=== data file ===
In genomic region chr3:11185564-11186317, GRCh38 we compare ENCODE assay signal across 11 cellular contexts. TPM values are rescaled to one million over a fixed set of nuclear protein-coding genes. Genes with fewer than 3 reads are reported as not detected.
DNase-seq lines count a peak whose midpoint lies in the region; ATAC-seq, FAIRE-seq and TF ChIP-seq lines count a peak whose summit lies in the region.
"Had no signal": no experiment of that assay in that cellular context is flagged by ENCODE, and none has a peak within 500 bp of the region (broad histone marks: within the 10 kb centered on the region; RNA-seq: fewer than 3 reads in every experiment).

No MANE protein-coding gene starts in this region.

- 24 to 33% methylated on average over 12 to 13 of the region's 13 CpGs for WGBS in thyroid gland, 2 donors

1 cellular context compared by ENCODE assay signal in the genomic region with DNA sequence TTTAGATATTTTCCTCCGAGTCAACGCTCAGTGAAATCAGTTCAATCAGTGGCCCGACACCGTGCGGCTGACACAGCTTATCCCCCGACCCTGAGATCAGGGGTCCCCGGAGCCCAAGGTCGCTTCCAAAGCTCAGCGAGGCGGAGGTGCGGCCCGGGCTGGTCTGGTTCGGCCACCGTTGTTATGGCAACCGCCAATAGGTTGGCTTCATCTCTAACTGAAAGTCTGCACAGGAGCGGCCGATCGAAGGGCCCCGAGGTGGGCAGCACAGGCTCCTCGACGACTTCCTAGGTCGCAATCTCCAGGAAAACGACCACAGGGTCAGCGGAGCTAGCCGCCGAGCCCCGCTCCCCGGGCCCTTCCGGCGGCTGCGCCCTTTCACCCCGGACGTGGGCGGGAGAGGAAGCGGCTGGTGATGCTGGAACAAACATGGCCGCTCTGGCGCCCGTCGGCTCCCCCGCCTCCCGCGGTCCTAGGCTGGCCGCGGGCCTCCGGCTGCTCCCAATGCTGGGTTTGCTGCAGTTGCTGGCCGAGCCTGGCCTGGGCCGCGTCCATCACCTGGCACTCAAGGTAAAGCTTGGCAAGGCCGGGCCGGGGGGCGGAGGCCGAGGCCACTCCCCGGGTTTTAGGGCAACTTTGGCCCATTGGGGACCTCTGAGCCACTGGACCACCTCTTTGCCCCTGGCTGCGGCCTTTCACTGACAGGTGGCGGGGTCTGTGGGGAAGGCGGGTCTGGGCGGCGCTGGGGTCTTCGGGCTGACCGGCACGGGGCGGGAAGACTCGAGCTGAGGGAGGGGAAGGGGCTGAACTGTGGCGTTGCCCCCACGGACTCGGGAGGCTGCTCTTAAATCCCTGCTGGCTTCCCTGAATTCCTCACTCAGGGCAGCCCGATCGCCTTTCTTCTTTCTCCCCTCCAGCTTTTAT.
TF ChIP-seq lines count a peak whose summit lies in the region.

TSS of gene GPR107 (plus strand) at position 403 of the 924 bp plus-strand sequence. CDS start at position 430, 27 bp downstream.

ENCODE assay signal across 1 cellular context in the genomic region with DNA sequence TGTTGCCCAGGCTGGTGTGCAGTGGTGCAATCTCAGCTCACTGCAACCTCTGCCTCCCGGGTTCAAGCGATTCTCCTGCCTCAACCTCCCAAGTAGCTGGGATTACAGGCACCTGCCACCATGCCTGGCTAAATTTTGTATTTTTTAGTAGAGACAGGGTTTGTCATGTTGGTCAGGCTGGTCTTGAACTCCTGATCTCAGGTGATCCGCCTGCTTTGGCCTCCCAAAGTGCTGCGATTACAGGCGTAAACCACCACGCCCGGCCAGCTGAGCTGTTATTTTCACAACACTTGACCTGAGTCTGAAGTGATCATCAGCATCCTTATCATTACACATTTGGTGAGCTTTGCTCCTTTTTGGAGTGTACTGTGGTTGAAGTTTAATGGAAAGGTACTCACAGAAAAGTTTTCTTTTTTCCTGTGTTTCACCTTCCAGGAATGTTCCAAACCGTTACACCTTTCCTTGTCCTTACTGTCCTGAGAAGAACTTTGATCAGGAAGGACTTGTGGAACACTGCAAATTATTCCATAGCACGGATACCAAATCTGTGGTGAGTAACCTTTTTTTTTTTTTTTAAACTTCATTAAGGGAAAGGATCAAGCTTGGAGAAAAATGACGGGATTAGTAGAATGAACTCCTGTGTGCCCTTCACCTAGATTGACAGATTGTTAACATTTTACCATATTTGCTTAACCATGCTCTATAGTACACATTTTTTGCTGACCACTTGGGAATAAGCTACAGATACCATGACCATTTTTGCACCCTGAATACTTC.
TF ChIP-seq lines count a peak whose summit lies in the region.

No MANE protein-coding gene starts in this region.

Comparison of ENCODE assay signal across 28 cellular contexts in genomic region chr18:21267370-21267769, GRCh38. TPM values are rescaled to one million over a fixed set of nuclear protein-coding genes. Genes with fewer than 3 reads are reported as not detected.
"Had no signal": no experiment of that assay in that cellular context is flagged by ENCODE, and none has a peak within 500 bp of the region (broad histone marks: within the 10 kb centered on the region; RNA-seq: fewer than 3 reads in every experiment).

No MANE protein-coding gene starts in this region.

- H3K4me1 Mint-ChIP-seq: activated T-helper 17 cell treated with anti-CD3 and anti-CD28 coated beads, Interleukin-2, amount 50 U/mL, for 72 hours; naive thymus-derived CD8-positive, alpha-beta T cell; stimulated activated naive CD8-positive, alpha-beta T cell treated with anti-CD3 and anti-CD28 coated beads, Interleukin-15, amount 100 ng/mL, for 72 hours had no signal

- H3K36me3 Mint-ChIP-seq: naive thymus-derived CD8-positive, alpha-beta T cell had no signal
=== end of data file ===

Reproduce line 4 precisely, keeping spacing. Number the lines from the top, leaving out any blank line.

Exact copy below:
No MANE protein-coding gene starts in this region.